High Prevalence of Celiac Disease Among Danish Adolescents: A Population-based Study

Research output: Contribution to journalJournal articleResearchpeer-review

  • Caecilie Crawley
  • Stine Dydensborg Sander
  • Ellen Aagaard Nohr
  • Søren Thue Lillevang
  • Nybo Andersen, Anne-Marie
  • Joseph Murray
  • Steffen Husby
The objective of this study was to establish an unselected cohort of Danish adolescents and estimate the prevalence of undiagnosed celiac disease (CeD).
The Glutenfunen cohort participants were recruited from an unselected subsample of the Danish National Birth Cohort, defined as participants living in the Island of Funen, Denmark. We invited all 7431 eligible participants in the age range of 15 to 21 years to a clinical visit. CeD diagnosis was based on screening with IgA transglutaminase antibodies (TG2-IgA) and if positive, was followed by duodenal biopsies compatible with CeD (Marsh 2–3). We calculated the prevalence of CeD in the Glutenfunen cohort as the number of CeD cases diagnosed before and during the study divided by the number of participants in the Glutenfunen cohort.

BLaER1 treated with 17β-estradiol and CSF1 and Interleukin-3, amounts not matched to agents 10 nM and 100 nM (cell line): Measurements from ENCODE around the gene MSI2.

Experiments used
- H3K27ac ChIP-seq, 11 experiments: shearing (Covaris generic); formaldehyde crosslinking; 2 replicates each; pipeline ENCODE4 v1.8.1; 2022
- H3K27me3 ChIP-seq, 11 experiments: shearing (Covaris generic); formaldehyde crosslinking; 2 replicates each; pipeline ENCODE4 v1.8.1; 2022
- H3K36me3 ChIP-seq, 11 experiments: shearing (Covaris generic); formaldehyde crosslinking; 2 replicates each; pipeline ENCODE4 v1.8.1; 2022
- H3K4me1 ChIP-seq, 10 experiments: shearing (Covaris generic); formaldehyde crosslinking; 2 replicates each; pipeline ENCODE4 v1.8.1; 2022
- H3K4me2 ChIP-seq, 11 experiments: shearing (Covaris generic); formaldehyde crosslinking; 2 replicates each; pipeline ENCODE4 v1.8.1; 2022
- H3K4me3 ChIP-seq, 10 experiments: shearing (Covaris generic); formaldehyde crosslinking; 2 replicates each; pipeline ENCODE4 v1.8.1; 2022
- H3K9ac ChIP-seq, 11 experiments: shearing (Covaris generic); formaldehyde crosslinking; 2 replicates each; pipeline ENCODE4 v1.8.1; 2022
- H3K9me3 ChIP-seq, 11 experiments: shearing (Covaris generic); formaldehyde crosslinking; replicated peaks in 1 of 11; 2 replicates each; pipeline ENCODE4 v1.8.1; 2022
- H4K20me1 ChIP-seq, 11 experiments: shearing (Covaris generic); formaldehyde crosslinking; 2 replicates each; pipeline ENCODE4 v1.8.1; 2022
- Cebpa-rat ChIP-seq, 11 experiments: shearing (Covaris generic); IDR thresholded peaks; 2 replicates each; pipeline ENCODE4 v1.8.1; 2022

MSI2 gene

We included 1266 participants in the Glutenfunen cohort (17%, 1266/7431). 1.1% (14 of 1266 participants) had CeD diagnosed before entering the cohort and based on the Danish National Patient Register, 0.2% of the nonparticipants (14 of 6165) had a diagnosis of CeD. In total, 2.6% (33 participants) had TG2 IgA above the upper limit of normal. Nineteen participants had duodenal biopsies compatible with CeD. The prevalence of CeD in the Glutenfunen cohort was 2.6% [(14 + 19)/1266].
Our study suggests that CeD is much more common than expected among Danish adolescents, comparable to other European countries, and that the majority were asymptomatic or oligosymptomatic and were only found because of the screening procedure.

Original languageEnglish
JournalJournal of Pediatric Gastroenterology and Nutrition
Issue number1
Pages (from-to)85-90
Number of pages6
Publication statusPublished - 2022

    Research areas

  • coeliac autoimmunity, epidemiology, gluten, immunology, screening

ID: 290516686